As alluded to at the end of the previous article, we shall consider the case where *K* is algebraically closed, i.e. every polynomial with coefficients in *K* factors as a product of linear polynomials. E.g. *K* = **C** is a common choice.

Having assumed this, we see that any division ring *D* ⊇ *K* which is finite-dimensional as a *K*-vector space must be *K* itself; indeed, if *x* ∈ *D*, then *K*(*x*) is a commutative division ring (i.e. a field) over *K* which is of finite dimension, so it must be *K* itself, and *x* ∈ *K*. Thus,

and for any simple *K*[*G*]-module *V*, we have End_{K[G]}(*V*) = *K*. This also gives:

,

where *V*_{i} runs through all simple *K*[*G*]-modules up to isomorphism.

In particular, this mean for any simple *K*[*G*]-module *V*. Thus, their characters actually form an *orthonormal* set over *K*. The next theorem we want to show is:

Theorem. The set of , where V runs through all simple K[G]-modules, forms an orthonormal basis of the space of class functions.

**Proof**

We need to show the characters span the space of class functions. Let *f* : *G* → *K* be any class function; subtracting by a linear combination of characters, we may assume *f* is orthogonal to all Let

Since *f* is a class function, we get for any *g* in *G*. Thus *α *commutes with every element of *K*[*G*]. If *V* is a simple *K*[*G*]-module, let *m* : *V* → *V* be the multiplication-by-*α* map; since *α* commutes with every element of *K*[*G*], *m* is a *K*[*G*]-linear map. From above, we know that End_{K[G]}(*V*) = *K*, so *m* is a scalar map represented by λ ∈ *K*.

To find this λ, we take the trace of *m* :

which is zero since *f* was picked to be orthogonal to all characters. Hence multiplication-by-*α* is the zero map for all simple *K*[*G*]-module *V*; since *K*[*G*] is semisimple, multiplication-by-*α* is also zero on it. But that map takes *e* to *α* so *α*=0. ♦

Summary. This is what we know so far:

- The number k of isomorphism classes of simple K[G]-modules is precisely the number of conjugancy classes of G (by the above theorem).
- Their dimensions satisfy
- Their characters form an orthonormal basis for the space of class functions G → K.

As runs through all characters of simple modules and *g* runs through conjugancy classes, we obtain a *k* × *k* tables for the values Here are the **character tables** for *S*_{4} and *S*_{5}:

The number [*n*] in square brackets refers to the number of elements in each conjugancy class. Let us check that and are orthogonal:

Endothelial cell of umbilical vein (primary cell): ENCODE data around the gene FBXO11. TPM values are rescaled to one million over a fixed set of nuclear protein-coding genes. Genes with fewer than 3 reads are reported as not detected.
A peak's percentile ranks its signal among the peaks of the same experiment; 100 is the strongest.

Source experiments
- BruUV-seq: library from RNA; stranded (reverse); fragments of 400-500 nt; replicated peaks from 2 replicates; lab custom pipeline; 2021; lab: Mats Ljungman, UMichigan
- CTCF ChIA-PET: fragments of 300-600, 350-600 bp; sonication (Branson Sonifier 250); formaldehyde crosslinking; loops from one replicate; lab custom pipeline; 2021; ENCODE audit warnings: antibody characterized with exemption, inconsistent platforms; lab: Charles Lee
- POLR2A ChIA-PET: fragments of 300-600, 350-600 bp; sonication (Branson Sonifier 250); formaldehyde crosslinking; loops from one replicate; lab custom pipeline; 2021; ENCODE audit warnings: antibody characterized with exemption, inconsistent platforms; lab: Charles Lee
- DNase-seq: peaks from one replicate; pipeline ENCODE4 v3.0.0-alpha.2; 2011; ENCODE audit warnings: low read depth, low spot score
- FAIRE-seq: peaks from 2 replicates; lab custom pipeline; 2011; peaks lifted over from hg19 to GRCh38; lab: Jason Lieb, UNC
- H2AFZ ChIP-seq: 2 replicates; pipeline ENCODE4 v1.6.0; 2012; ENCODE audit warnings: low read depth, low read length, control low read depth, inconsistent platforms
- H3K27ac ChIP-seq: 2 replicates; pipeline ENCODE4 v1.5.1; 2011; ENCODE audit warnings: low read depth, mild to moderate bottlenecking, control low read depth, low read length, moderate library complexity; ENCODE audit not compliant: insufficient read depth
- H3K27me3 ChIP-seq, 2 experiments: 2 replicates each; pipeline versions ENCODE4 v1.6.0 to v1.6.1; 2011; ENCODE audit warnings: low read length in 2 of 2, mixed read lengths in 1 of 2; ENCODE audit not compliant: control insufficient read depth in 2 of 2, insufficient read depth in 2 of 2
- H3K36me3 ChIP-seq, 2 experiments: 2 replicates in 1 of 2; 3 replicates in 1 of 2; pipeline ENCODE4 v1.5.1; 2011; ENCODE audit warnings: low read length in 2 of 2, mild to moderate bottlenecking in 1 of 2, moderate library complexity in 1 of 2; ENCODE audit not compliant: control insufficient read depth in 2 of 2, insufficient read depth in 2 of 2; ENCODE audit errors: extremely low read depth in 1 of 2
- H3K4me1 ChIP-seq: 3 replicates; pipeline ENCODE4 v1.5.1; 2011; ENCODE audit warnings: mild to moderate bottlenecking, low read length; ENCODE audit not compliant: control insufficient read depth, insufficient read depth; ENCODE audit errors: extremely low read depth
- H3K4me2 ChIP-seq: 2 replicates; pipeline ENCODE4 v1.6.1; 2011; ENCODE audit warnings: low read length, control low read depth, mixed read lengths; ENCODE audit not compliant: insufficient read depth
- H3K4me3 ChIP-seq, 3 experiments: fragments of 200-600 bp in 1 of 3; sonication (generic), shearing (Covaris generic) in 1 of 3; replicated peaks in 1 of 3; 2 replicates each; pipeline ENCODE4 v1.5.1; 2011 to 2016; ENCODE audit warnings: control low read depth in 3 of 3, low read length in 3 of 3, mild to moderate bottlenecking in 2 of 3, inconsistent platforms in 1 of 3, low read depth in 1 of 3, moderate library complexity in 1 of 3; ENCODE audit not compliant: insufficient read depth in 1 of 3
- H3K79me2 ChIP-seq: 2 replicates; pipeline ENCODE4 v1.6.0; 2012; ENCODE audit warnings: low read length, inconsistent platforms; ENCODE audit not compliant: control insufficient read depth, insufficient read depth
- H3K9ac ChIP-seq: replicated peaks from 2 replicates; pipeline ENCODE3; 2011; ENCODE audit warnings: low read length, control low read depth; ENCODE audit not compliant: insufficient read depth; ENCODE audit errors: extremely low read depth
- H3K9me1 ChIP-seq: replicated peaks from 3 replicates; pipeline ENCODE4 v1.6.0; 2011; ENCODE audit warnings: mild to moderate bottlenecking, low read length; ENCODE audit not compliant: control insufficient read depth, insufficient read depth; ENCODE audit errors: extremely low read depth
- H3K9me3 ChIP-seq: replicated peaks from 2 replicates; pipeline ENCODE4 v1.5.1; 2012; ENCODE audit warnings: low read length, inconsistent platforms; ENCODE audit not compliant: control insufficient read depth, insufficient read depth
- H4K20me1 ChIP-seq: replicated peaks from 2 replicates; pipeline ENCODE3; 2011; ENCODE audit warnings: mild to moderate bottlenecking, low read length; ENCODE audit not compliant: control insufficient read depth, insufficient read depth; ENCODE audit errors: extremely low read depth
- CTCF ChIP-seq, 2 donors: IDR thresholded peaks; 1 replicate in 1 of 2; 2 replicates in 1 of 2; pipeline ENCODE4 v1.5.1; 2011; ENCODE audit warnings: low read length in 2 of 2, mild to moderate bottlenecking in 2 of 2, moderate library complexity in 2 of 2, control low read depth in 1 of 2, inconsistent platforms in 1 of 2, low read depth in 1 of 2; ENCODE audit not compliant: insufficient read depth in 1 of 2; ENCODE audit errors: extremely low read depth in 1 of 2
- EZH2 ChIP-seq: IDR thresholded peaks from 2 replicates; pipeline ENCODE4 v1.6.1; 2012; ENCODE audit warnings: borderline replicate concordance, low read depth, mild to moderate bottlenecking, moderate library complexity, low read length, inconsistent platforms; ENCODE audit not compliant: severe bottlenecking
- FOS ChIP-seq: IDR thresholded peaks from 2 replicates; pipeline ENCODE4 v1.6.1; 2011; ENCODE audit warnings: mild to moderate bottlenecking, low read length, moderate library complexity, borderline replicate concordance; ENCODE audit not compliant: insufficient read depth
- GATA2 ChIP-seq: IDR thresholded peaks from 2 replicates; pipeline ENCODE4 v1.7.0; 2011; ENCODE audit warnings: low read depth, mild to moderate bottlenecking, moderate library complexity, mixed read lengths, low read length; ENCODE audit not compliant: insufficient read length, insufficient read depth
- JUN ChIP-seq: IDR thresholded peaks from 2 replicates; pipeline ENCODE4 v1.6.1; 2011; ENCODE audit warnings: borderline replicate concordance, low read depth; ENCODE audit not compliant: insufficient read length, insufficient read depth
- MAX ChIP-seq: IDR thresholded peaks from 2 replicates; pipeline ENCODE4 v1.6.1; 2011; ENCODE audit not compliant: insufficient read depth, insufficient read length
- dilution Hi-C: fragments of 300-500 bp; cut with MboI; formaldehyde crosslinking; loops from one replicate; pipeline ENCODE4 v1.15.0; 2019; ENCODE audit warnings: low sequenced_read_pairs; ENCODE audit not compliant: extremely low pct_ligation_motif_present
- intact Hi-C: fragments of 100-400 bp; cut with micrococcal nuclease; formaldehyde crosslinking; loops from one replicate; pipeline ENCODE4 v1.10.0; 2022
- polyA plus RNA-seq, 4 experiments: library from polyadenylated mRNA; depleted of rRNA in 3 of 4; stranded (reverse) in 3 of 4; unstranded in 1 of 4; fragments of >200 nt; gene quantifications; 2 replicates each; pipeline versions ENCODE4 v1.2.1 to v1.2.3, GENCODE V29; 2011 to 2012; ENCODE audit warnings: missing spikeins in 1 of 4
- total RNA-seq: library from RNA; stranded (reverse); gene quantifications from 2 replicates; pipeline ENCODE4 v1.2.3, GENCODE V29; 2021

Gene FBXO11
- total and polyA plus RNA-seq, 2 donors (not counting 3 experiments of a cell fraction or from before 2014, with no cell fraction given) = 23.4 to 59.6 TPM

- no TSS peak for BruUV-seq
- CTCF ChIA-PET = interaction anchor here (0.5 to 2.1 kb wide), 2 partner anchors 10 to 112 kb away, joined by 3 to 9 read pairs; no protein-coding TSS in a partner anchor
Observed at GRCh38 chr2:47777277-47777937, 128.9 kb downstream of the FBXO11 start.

For the details of computations, refer to an earlier article. Since both character tables comprise of solely integers, one suspects that in fact the modules are defined over **Q**, i.e. that the characters of simple **Q**[*G*]-modules are already *orthonormal*. This is, in fact, true for any symmetric group *S _{n}* – but we will have to revisit this another day.

Finally, we end this article with an example of a simple *K*[*G*]-module *V* where End(*V*) is a non-commutative division ring.

## Division Ring Example

Let *K* = **R**, and consider the division ring of quaternions **H**. Let *G* = {±1, ±i, ±j, ±k} ⊂ **H** which is a non-abelian group of order 8.Let’s compute its character table. First note that *G* has 5 conjugancy classes: {+1}, {-1}, {±i}, {±j}, {±k}. Next:

- There’s the trivial representation, where all
*g*→ 1. - Let
*N*= {±1, ±i}, which is of index 2 in*G*and thus normal. The non-trivial representation of*G*/*N*≅*C*_{2}→**R*** then pulls back to a representation of*G*which is irreducible since it has dimension 1. - Do the same for {±1, ±j} and {±1, ±k}.

This gives us 4 irreducible representations of dimension 1. Let us compute the character table over **C**. Since the last character has dimension 2. The other entries are easy to compute:

So this is for **C**, but what about over **R**? Note from our description above that the 4 characters of dimension 1 are defined over **R**. Write

where the character τ of *W* is given by Is *W* simple?

Note that upon extension to **C**, we have where *V* is the simple **C**[*G*]-module with character χ = (2, -2, 0, 0, 0) above. Thus if *W* is not simple, we must have for some **R**[*G*]-module *V*, such that dim_{R}*V* = 2.

We shall prove that such a *V* does not exist; let ρ : *G* → GL(2, **R**) be the corresponding group homomorphism.

- We have ρ(+1) = I and ρ(-1) = -I (the latter because it has trace -2 from the character table).
- The other 6 elements all satisfy so and so ρ(
*g*) has eigenvalues ±√-1. From the character table, its trace is zero so the eigenvalues are +√-1 and -√-1. - Thus ρ(
*g*) has det = 1 and trace = 0, corresponding to the product and sum of its eigenvalues. - It remains to show that if
*A*,*B*are 2×2 real matrices with det = 1 and trace = 0, then the same cannot hold fo*AB*.

For that, it is easy to show *A* and *B* are of the form:

Upon expanding tr(*AB*) we obtain:

Over the reals, we must have *b* = *d* = 0, which is absurd. Thus, *V* does not exist so *W* is already simple as an **R**[*G*]-module. Hence the structure of the group ring **R**[*G*] is:

where *D* is a division ring of dimension 4 over **R**. [ In fact, it is the ring of quaternions. ]